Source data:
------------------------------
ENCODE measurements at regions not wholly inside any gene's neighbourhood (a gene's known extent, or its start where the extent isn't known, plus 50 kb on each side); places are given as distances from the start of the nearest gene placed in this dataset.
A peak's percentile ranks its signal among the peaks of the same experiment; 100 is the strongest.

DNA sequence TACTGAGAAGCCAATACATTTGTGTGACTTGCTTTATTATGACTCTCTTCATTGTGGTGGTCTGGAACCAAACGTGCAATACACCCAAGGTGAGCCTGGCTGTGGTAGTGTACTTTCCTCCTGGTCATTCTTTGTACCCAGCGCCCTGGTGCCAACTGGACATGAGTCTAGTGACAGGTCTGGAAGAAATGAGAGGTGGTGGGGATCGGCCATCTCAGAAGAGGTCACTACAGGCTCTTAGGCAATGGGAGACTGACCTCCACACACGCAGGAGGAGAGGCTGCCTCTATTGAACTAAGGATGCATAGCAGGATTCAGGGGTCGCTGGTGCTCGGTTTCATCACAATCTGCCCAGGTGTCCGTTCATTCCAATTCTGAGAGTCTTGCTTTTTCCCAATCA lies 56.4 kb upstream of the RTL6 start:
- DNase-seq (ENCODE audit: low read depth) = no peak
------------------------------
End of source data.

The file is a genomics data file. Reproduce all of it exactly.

ENCODE measurements at regions not wholly inside any gene's neighbourhood (a gene's known extent, or its start where the extent isn't known, plus 50 kb on each side); places are given as distances from the start of the nearest gene placed in this dataset.
A peak's percentile ranks its signal among the peaks of the same experiment; 100 is the strongest.

DNA sequence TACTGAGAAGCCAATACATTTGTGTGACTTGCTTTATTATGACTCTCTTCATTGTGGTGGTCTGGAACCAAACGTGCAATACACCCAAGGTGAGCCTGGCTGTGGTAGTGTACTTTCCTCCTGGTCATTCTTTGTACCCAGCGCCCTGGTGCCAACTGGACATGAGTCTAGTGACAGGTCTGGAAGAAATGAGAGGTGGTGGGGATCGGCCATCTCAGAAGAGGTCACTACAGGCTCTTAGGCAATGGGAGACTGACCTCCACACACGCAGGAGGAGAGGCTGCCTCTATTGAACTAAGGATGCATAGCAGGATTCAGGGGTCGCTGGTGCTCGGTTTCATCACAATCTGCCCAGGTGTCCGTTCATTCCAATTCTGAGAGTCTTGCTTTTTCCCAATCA lies 56.4 kb upstream of the RTL6 start:
- DNase-seq (ENCODE audit: low read depth) = no peak